I am posting this from Rachel Bachman’s “Bachscore” Twitter Page. She added elements from our interview to her Twitter. Before you view my comments below, I must say that I always think about Robert Brooks who while playing football at Ohio State took a year off because he was told that his pursuit of a degree in medicine was in conflict with his job/scholarship responsibility to play football. I recently met a young man who plays in a major university football program who will earn a degree in Engineering this spring. He intimated that he was a 5th year senior and that had he not gotten hurt and been able to spend the previous season on injured reserve he would not have been able to take the labs or complete the projects necessary for his degree requirements.
See “Bachscore” comments below:

Do college athletes have time to study? More with an academic Baller
Published: Monday, February 21, 2011, 10:30 AM
Rachel Bachman, The Oregonian By Rachel Bachman, The Oregonian

Thabiti Lewis is an associate English professor at WSU-Vancouver.
The danger of chasing a college athletic scholarship isn’t just that you might not get it. It’s that even if you do get it, you might not get the education you bargained for.

That’s the assertion of Thabiti Lewis, an associate professor of English at Washington State-Vancouver and author of “Ballers of the New School: Race and Sports in America.”

In a Q and A published in today’s Oregonian, Lewis laments what he says is an over-emphasis in communities of color on pursuing sports careers, to the detriment of academic pursuits.

Even some of the NCAA’s own data back up Lewis’ assertion that it’s difficult for athletes in high-profile college sports to get the time they need to complete meaningful, useful degrees.
Lewis had some interesting thoughts that I couldn’t fit in today’s print story. Here is a sampling.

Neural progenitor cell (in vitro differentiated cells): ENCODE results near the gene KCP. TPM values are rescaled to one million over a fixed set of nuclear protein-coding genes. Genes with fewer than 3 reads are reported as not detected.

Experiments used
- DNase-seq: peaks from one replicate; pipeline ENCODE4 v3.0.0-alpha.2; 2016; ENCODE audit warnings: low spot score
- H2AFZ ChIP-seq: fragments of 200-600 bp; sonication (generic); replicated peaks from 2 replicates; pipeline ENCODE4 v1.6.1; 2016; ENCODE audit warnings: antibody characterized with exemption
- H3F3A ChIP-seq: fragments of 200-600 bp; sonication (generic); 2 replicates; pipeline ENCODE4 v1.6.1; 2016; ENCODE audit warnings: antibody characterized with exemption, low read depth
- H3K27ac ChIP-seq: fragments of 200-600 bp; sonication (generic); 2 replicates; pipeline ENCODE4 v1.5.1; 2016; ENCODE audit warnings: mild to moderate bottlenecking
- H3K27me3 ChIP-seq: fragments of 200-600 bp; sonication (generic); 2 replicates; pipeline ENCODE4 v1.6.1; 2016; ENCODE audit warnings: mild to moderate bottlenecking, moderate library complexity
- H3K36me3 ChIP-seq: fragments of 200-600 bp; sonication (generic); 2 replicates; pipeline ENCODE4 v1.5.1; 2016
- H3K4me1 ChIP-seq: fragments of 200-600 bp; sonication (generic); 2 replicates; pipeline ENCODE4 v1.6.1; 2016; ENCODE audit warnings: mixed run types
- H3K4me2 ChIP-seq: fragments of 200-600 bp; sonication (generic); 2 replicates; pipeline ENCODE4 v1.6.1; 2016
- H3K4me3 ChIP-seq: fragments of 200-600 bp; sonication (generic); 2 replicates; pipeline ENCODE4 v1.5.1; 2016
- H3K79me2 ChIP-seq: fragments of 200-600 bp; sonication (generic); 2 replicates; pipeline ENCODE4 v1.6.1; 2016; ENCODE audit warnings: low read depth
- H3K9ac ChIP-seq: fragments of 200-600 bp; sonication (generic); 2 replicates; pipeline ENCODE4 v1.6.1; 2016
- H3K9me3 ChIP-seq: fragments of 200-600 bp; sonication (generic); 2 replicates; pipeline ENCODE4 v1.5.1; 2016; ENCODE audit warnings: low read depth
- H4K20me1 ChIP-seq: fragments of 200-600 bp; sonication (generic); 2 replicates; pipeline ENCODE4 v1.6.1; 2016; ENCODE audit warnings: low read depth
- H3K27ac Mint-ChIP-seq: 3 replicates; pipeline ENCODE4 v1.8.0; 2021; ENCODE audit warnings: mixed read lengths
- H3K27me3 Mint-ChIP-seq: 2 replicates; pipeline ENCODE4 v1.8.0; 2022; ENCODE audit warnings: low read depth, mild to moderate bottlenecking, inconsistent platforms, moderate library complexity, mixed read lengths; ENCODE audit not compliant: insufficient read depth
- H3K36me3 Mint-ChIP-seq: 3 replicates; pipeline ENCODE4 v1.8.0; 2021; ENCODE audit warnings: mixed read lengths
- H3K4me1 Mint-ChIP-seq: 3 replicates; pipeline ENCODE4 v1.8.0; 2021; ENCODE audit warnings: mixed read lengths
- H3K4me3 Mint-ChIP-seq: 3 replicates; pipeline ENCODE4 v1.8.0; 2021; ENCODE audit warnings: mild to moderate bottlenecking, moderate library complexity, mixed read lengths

On the state of college sports:

I’m not trying to eliminate (college sports), but I’m trying to refocus the mission of institutions of higher education. When you have academic institutions that value more — our values placed where our wallets are — the production and the contributions of coaches and administrators in athletics more so than university professors who are the reason why you’re in this institution….

And people say, No one’s paying to come see you diagramming a sentence or deconstructing a novel. My argument is that they are. Every time they pay their tuition, they’re paying to see me, and they’re paying to see me perform. Sometimes a big lecture hall, sometimes smaller. I’m not on TV as often, but they’re paying for that.

On sport, race and politics:

Because Obama is president, the racial tensions in contemporary society are quite heightened.

I think on one hand, some of the players, I have to imagine (Obama’s presidency) has a bit of a positive effect on them. It has to, this notion of leadership. What’s unfortunate is that because of the highly professionalized nature of sport culture, I just don’t think there are enough balanced, developed individuals. This is what’s so bothersome to me, is that the level of political consciousness or intellectualism is lower than it should be and it’s very sad.

Rachel Bachman’s look at issues, trends and people behind the games.